president; four of his business partners; a
committee of ten from the Produce E.xchange;
and twenty-three employes from The Elevator
who had been in the services of the deceased
from ten to twenty-seven years. The inter-
ment was in the Poughkeepsie Rural Cemetery.
The following resolutions in handsome binding
were presented to Alfred N. Tripp:

W'htjreas the members of the Xew York Produce Ex-
change have learned with deep sorrow of the death of S.
Vincent Tripp, for many years a member of this Ex-

Resulred, That in the death of Mr. Tripp the Exchange
has lost a valued member, who by his long career as an
upright and public-spirited merchant has won the respect
and esteem of his fellow members and endeared himself
to all his associates;

Resolved, That we extend to his family our sincere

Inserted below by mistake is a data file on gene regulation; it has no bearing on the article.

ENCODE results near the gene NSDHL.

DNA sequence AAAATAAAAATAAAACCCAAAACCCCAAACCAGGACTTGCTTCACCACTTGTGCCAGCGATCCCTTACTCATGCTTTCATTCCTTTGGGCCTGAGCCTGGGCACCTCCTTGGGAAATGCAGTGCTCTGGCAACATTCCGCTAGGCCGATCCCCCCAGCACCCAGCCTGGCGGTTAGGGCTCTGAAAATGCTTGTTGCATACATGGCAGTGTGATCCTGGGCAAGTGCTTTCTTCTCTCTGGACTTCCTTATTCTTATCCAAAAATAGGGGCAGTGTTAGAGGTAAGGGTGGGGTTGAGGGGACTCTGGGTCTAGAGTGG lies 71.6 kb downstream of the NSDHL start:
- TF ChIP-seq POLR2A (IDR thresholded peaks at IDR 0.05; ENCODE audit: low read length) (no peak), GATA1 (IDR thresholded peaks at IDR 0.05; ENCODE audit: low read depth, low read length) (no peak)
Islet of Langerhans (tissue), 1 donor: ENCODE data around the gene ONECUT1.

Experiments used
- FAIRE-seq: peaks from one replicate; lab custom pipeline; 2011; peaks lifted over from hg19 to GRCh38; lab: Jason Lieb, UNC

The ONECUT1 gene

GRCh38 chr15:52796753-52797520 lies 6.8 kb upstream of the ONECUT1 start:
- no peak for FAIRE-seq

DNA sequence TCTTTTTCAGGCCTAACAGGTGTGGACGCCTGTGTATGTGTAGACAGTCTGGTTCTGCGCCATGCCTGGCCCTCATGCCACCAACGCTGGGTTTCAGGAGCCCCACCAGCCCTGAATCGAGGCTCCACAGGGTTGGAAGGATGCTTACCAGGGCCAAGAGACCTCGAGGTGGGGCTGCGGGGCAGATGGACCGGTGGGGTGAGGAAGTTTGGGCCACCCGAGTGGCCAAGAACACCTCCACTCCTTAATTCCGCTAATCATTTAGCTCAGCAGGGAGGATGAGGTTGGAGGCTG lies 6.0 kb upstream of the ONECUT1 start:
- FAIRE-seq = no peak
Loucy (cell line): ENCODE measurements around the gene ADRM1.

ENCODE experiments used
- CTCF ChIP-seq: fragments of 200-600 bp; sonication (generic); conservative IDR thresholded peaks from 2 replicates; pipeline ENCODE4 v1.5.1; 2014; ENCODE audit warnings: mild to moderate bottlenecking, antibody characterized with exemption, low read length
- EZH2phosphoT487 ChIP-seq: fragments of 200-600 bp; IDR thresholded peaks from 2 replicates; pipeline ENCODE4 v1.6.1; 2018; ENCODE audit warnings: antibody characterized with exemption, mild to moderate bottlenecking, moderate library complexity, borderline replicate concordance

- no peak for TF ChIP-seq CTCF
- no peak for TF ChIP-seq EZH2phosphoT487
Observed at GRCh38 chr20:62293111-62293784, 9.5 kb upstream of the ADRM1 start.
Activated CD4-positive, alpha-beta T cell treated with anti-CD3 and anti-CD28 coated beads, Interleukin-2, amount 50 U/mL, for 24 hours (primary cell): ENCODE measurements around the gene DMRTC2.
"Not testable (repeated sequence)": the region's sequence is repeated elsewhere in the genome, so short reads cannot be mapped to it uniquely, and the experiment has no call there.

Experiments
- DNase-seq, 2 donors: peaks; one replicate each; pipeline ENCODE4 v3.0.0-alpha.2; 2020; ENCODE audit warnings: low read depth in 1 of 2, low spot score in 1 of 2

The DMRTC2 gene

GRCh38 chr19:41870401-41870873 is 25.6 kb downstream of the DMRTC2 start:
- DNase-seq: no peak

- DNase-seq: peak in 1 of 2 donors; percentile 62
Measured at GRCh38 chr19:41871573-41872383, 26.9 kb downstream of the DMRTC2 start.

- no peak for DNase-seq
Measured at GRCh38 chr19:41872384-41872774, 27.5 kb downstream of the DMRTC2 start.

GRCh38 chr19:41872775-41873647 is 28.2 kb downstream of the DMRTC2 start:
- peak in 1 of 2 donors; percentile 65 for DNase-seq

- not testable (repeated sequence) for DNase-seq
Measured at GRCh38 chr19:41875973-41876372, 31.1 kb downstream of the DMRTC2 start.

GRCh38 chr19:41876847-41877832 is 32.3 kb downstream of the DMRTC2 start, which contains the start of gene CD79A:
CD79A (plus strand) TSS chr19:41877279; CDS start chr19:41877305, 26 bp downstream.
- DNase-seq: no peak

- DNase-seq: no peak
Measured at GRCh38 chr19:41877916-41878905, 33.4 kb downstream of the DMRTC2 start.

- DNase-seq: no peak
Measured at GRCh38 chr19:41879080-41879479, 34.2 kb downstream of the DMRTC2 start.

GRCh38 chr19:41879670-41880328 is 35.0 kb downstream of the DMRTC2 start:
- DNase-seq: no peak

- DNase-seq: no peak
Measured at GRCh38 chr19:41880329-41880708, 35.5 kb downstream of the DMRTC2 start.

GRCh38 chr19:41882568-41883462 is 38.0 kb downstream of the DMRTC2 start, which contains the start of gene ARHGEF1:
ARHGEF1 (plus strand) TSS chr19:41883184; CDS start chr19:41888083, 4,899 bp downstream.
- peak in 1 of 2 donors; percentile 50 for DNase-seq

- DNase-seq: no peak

sympathy in their great loss, and that a copy of these
resolutions be forwarded to them by the Secretary;

Mesolneil, That as a mark of respect to his memory
the President appoint a committee to attend his funeral.

The son, Alfred N. Tripp, after leaving
business college was for ten or more years as-
sociated with his father in the grain business
in the office and as superintendent of the ele-
vating department. He was held in great
esteem and affection by the employes, who
were visibly affected on learning of his decease.
In 1888 he married Miss Carrie Eliza Butler,
daughter of Mr. and Mrs. Egbert C. Butler,
of Clinton, Dutchess county. After the family
removed to Poughkeepsie he assisted his father
in his private business, and was a director of
the Poughkeepsie National Bank. He died
December 27, 1895, ^"^^ is survived by Mrs.